Digital agencies are coming along fairly well when it comes to mobile marketing strategy and execution — so says Melissa Parrish, senior analyst at Forrester Research and author of a recent report independently ranking the nine U.S. digital agencies “that matter most and how they stack up.”
Parrish said there are two main takeaways from the report: One, that all of the agencies surveyed appear to understand the need for integration — “mobile marketing should not exist in a silo,” she said — and two, that there is little differentiation between the agencies when it comes to mobile marketing, an indication that the channel is clearly growing in importance.
And agencies say they’re going to put their money where their collective mouths are. In response to mobile growth, Parrish found that almost half of the interactive marketers featured in the survey are planning to increase their mobile marketing budgets.
But are they really ready? Parrish told me she thinks the agencies surveyed are, for the most part, prepared to deliver on the mobile imperative, though some are still in the experimentation phase.
“What I found really interesting is that while 50% of marketers said they plan to increase their budgets, the vast majority were starting with budgets that were under half a million dollars, which isn’t very much when you realize we’re talking about huge enterprises and marketers who have millions to spend,” she said.
The nine digital agencies featured in the Wave have already moved beyond the experimentation and are “ready to put real investment against mobile,” said Parrish, who noted that this is one of the reasons these agencies ended up making the final cut. Also important to Parrish, and what made the leaders, well, the leaders, is whether the agencies had clear visions for their future with mobile and whether they could prove that their claims about what they could deliver to clients matched up with reality.
So, how did the agencies rank?
- SapientNitro received the highest client scores across all criteria and maintains a “clear and forward-looking vision for mobile.”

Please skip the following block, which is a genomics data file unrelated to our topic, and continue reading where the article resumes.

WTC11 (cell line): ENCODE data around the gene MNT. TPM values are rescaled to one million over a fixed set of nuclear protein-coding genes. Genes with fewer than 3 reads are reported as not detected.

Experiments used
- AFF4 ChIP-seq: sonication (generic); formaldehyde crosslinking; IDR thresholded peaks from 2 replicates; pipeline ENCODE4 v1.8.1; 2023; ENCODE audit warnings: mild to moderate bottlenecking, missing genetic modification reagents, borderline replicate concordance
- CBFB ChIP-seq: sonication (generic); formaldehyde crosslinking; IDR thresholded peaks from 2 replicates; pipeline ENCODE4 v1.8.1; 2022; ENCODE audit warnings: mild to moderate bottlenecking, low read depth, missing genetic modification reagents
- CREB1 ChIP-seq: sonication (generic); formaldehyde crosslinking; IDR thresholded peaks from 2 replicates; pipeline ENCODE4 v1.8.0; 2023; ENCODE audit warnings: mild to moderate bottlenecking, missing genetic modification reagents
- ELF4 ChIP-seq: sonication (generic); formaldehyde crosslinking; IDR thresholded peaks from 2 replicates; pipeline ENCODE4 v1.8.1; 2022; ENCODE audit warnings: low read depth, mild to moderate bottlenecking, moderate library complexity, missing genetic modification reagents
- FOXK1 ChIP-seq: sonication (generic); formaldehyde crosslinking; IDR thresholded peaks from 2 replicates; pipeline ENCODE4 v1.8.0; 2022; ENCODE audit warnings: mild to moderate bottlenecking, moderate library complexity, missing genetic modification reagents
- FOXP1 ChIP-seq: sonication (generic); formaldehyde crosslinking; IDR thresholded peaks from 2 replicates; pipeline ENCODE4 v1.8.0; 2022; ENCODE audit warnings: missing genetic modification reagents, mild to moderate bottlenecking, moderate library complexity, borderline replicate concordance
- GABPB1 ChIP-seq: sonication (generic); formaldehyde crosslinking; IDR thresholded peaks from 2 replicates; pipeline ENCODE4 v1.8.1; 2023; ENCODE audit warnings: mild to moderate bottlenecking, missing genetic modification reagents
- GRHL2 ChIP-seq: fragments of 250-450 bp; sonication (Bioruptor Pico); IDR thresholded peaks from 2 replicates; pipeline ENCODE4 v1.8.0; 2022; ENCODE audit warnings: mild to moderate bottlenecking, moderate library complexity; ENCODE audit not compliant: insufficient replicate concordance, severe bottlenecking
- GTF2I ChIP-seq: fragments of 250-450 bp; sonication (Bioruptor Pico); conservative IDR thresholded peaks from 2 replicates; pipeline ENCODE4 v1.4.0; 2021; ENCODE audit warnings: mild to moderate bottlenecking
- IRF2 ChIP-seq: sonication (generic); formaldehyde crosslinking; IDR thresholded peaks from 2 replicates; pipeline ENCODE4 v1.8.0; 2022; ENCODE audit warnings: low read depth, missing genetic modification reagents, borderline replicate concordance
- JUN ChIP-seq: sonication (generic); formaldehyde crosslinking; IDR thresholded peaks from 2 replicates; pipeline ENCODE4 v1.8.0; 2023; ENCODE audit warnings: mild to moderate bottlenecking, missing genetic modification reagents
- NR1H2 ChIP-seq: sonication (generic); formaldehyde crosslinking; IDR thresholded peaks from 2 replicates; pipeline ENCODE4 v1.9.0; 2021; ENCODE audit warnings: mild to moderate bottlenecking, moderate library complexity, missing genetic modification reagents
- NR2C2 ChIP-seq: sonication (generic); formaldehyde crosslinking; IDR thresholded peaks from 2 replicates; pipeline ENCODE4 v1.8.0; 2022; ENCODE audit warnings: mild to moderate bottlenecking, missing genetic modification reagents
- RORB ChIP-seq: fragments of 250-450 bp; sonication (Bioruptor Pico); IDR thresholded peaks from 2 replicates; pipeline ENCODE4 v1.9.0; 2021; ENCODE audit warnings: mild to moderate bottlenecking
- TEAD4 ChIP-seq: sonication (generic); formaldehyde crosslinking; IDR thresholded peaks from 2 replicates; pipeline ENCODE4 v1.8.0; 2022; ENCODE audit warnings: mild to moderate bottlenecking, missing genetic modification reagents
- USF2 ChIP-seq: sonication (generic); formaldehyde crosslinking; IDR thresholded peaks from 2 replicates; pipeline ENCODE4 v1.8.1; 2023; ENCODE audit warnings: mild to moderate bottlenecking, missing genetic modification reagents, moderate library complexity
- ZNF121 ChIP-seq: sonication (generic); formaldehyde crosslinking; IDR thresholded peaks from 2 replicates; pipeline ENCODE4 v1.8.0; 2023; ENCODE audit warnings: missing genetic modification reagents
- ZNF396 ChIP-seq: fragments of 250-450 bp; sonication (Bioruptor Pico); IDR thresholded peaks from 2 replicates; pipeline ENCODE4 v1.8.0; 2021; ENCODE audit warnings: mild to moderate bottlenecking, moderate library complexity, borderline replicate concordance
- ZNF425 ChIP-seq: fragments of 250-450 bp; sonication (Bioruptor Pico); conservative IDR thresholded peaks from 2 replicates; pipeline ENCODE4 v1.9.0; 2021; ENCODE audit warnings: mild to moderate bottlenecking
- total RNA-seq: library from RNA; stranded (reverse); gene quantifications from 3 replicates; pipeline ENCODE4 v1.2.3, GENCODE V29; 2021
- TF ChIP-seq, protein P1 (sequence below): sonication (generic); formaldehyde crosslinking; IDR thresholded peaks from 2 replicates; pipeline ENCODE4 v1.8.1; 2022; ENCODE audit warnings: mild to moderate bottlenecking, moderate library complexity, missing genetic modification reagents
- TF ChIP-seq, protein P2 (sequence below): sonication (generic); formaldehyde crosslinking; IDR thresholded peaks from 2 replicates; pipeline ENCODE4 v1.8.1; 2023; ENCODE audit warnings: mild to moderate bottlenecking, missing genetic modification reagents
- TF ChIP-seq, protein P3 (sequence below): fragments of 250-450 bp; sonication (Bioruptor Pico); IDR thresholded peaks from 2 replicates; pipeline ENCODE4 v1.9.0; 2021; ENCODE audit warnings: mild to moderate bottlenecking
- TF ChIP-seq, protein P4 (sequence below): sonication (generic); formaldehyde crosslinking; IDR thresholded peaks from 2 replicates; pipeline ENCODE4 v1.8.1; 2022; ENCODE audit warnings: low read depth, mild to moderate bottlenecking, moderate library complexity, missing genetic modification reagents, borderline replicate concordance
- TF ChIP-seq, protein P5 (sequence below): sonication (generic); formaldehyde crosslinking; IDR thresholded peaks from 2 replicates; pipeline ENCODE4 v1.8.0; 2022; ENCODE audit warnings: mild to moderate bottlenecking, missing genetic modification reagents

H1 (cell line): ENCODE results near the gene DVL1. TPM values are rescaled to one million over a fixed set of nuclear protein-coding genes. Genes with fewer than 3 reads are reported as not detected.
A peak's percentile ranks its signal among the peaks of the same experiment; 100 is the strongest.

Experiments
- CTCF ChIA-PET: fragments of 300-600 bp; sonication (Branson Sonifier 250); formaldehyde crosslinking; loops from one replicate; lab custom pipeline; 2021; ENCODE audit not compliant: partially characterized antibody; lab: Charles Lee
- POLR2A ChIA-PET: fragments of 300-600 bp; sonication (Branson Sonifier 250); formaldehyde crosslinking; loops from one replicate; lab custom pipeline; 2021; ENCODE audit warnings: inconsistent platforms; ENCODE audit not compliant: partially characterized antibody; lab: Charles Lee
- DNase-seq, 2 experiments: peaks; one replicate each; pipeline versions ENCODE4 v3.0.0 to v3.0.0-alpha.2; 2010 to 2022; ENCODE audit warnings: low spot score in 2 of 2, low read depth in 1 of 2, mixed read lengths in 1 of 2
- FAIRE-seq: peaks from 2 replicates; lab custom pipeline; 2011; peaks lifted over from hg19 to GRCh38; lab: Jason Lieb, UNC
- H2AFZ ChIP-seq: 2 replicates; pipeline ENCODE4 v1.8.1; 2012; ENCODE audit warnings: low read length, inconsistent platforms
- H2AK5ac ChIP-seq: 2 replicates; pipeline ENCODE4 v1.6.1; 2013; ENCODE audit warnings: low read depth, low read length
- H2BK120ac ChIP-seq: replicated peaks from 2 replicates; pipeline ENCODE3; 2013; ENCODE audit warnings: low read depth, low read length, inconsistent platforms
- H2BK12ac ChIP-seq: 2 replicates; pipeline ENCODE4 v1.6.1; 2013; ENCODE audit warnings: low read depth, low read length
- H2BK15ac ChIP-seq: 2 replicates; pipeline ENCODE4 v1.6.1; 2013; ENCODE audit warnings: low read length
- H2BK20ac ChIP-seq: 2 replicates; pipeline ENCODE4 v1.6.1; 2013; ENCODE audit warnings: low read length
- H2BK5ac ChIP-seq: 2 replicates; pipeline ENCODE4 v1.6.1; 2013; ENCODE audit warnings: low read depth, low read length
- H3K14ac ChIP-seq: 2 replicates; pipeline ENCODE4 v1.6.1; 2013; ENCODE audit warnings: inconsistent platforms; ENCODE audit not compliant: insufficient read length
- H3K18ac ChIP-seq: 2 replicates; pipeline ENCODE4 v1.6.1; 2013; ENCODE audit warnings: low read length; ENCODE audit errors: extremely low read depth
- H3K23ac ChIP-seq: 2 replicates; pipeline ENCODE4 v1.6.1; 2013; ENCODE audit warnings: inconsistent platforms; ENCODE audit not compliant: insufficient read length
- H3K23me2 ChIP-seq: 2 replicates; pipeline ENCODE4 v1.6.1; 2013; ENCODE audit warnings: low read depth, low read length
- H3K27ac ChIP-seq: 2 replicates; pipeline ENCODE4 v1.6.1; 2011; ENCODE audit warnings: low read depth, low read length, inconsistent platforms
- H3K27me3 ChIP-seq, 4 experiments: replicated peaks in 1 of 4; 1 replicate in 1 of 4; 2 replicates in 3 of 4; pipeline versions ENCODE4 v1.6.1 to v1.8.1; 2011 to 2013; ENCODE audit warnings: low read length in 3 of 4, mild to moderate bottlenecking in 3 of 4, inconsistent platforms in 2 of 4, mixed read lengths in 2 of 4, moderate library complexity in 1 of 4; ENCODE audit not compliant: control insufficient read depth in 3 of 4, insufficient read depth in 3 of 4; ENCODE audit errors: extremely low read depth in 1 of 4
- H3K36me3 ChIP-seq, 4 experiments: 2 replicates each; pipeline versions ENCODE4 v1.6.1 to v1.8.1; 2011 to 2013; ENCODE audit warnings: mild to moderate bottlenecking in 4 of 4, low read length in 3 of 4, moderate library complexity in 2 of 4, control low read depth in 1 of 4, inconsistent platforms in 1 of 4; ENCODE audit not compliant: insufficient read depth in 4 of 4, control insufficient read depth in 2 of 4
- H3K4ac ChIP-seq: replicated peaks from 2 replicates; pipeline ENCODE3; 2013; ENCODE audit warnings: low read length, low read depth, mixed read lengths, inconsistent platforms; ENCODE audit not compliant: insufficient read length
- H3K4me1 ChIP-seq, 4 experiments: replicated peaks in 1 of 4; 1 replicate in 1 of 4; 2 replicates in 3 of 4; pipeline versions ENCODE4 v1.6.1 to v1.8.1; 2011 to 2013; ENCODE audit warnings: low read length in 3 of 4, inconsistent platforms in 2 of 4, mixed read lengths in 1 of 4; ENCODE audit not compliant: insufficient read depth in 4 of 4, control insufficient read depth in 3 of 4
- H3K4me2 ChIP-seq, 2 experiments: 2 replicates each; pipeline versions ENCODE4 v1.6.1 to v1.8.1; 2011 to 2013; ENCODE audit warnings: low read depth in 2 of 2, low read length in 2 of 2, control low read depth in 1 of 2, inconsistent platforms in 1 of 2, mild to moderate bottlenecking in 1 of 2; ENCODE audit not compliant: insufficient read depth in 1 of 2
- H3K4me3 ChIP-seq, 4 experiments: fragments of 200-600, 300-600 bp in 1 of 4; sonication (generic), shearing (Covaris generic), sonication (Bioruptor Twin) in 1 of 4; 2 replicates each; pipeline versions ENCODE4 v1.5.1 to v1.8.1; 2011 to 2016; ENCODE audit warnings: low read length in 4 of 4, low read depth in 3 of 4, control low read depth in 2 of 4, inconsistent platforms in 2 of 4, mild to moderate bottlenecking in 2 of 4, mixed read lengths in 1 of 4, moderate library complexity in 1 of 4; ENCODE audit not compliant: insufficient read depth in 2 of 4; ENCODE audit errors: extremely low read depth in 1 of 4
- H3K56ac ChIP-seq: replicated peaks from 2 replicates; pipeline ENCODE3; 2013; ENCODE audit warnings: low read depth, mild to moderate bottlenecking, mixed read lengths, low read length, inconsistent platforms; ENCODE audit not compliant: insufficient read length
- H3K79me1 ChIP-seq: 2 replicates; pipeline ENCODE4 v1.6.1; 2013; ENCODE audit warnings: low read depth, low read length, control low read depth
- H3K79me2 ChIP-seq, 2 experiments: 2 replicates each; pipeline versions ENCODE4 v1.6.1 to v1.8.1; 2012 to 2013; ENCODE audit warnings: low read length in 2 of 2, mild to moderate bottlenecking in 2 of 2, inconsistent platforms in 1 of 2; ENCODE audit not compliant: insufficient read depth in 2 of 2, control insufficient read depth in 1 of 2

- AKQA‘s innovative strategies make it a good choice for progressive brands, but it could do more to prove its chops for the less adventurous set.
- Ogilvy has a solid vision for the future of mobile, though Parrish found it would also benefit by paying greater attention to “more immediate needs” related to execution technology and methodology.
- Though clients love TribalDDB‘s proprietary backend technology and its ability to integrate mobile with other strategies, there’s room for improvement when it comes to post-launch optimization.
- Razorfish has sound strategic development skills and solid execution. What’s it missing? Value. Clients would prefer more competitive pricing for its services.
- iCrossing‘s solid strategic methodology is there in spades, but some clients feel it’s a little too rigid. The agency needs to be a bit more flexible so as to adapt to the needs of specific clients.
- While VML has a “pragmatic get-it-done attitude” and works well with other agencies, it doesn’t challenge its clients to be innovative.
- Though Rosetta scores high for incorporating audience insights into mobile strategy, clients would prefer more competitive pricing and teams with more mobile experience.
- In June 2011, four WWP agencies merged to form Possible Worldwide. While the newly combined group has satisfactory offerings in the way of strategy and execution, they’re less mature than the other agencies in the Wave.
Though these interactive agencies have got it down (mostly), Parrish advised agencies and marketers alike, whether they were featured in the Wave or not, to remember that mobile marketing is not exclusively about the “new, new new or the flashy, flashy, flashy.”
“Mobile is still in such an emerging stage,” Parrish said. “So mastering the fundamentals is just as important.”